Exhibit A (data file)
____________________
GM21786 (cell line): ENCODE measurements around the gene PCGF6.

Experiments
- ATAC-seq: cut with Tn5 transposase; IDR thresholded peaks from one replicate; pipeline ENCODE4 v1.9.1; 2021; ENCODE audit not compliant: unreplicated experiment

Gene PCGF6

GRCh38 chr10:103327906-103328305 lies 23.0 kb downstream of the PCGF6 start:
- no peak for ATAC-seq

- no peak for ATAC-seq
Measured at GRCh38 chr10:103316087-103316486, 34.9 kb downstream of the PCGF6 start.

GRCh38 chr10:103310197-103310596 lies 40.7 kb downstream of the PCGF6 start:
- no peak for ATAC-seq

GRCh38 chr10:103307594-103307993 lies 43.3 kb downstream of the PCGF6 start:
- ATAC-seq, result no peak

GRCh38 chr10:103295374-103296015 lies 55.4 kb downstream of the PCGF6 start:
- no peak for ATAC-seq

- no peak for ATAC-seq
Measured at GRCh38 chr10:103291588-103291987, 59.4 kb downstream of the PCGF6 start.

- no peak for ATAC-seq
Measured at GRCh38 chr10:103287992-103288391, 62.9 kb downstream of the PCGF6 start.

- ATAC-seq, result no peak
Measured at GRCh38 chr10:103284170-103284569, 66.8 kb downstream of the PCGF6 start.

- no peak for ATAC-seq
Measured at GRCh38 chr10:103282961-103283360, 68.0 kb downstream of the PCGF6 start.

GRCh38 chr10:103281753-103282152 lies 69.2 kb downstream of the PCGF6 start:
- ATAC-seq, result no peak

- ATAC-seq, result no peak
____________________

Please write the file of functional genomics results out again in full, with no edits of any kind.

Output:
GM21786 (cell line): ENCODE measurements around the gene PCGF6.

Experiments
- ATAC-seq: cut with Tn5 transposase; IDR thresholded peaks from one replicate; pipeline ENCODE4 v1.9.1; 2021; ENCODE audit not compliant: unreplicated experiment

Gene PCGF6

GRCh38 chr10:103327906-103328305 lies 23.0 kb downstream of the PCGF6 start:
- no peak for ATAC-seq

- no peak for ATAC-seq
Measured at GRCh38 chr10:103316087-103316486, 34.9 kb downstream of the PCGF6 start.

GRCh38 chr10:103310197-103310596 lies 40.7 kb downstream of the PCGF6 start:
- no peak for ATAC-seq

GRCh38 chr10:103307594-103307993 lies 43.3 kb downstream of the PCGF6 start:
- ATAC-seq, result no peak

GRCh38 chr10:103295374-103296015 lies 55.4 kb downstream of the PCGF6 start:
- no peak for ATAC-seq

- no peak for ATAC-seq
Measured at GRCh38 chr10:103291588-103291987, 59.4 kb downstream of the PCGF6 start.

- no peak for ATAC-seq
Measured at GRCh38 chr10:103287992-103288391, 62.9 kb downstream of the PCGF6 start.

- ATAC-seq, result no peak
Measured at GRCh38 chr10:103284170-103284569, 66.8 kb downstream of the PCGF6 start.

- no peak for ATAC-seq
Measured at GRCh38 chr10:103282961-103283360, 68.0 kb downstream of the PCGF6 start.

GRCh38 chr10:103281753-103282152 lies 69.2 kb downstream of the PCGF6 start:
- ATAC-seq, result no peak

- ATAC-seq, result no peak